Enjoys teaching at the Abbey due in part to academic freedom the institution affords and because the Abbey has an important mission to accomplish in this troubled world.
Empowering students to think critically about issues they may encounter in the business world.
WHEN NOT IN THE CLASSROOM, CAN OFTEN BE FOUND:
Researching and presenting on social capital, cultural capital and indigenous entrepreneurship. Also provides counseling, training, and job placement service to all American Indian, Native Hawaiian, and Alaska Native participants in the Lumbee Regional Development Association’s Workforce Innovation and Opportunities Act Program.
“The extent to which one is able to leverage social capital depends largely upon one’s cultural capital.”
Hunt, T. A., & Bratton, D. (2016). Preparation to be a Business Owner: An Exploratory Qualitative Inquiry of the Lived Experiences of Native American Business Owners. Paper presented at the 2016 Society for the Advancement of Management (SAM) International Business Conference, Arlington, VA.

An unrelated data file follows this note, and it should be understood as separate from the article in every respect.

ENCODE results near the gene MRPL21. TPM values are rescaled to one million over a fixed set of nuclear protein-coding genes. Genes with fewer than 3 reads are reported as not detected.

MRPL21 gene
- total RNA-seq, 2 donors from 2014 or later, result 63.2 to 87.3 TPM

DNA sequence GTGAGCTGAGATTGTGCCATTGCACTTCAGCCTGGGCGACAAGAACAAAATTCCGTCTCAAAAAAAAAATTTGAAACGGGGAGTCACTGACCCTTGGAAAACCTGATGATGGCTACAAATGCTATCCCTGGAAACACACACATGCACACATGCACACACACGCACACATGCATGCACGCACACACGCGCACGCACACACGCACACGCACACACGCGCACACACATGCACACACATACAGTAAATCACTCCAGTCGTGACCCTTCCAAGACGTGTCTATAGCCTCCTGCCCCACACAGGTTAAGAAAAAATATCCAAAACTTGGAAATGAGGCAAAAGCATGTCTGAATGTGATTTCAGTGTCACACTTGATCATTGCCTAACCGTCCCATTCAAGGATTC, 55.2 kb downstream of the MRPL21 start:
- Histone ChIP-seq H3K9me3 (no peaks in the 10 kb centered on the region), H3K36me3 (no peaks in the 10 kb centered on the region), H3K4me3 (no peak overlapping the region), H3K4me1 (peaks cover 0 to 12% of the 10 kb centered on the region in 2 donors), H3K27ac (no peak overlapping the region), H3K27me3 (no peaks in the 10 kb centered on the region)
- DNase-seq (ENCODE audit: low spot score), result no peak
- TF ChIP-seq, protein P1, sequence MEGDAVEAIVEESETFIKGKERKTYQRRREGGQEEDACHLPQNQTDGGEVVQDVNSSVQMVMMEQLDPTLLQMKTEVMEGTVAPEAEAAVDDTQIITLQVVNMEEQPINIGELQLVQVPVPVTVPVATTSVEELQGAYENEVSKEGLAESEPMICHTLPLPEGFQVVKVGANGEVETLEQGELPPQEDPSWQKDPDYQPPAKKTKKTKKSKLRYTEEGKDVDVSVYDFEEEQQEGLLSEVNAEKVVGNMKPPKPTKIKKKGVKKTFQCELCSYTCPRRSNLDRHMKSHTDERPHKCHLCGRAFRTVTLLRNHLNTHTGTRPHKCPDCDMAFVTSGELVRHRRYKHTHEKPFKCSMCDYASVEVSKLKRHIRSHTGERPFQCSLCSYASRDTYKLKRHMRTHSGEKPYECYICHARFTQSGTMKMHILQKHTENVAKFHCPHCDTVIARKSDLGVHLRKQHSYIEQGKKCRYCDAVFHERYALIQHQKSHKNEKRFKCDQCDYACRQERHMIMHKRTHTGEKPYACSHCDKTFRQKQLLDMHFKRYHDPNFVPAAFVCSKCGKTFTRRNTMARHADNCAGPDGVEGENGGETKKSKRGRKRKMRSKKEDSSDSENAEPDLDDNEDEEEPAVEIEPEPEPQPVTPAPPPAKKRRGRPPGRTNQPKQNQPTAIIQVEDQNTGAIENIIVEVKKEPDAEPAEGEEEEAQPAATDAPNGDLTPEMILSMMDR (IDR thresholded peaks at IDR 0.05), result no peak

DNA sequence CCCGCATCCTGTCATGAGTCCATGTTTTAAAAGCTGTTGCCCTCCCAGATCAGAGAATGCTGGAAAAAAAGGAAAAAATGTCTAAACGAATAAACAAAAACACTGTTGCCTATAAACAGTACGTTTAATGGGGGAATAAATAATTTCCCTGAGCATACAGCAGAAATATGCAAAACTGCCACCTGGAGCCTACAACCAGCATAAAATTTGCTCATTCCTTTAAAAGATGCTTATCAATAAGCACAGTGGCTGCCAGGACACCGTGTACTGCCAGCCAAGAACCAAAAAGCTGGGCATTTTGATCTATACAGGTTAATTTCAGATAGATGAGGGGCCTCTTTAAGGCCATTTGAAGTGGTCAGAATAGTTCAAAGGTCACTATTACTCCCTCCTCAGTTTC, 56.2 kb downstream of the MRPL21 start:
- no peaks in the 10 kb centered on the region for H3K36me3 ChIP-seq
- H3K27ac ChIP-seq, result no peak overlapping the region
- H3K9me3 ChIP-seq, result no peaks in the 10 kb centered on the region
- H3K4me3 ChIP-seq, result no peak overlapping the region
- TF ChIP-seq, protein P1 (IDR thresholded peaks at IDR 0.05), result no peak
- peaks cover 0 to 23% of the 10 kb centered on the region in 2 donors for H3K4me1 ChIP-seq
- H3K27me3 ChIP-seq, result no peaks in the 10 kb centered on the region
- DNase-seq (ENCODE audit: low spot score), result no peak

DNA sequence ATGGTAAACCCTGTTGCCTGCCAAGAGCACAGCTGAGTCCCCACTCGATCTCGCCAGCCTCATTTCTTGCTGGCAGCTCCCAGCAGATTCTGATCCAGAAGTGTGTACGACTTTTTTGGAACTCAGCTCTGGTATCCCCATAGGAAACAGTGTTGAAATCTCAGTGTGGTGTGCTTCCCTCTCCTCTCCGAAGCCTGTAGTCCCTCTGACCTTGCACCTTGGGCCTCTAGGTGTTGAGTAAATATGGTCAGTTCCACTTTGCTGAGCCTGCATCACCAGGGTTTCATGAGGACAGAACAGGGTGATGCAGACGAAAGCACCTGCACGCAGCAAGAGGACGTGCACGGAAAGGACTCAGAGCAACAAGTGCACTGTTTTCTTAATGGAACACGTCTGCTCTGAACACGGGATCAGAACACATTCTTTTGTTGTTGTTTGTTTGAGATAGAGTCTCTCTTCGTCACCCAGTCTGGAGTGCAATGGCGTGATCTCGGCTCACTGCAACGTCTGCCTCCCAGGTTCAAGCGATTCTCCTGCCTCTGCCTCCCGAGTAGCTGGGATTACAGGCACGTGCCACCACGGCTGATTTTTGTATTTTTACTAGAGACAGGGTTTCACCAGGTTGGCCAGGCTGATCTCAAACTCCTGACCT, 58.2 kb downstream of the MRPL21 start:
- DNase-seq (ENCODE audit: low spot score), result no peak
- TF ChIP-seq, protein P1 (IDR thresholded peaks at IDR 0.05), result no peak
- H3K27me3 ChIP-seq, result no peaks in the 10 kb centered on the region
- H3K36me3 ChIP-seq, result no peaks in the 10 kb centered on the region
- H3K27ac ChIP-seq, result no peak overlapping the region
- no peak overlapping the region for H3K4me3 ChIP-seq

Presented in Defense of Dissertation titled “Native Americans’ Access to and Use of Cultural Capital within their Tribal Communities: An Exploratory Qualitative Inquiry” to Dissertation Committee via Phone Conference on April 17, 2015
Presented Masters’ Thesis titled “The North Carolina Education Lottery and Its Effect upon the North Carolina Economy” to students and faculty at the Strayer University Campus in Charlotte, NC, March 2008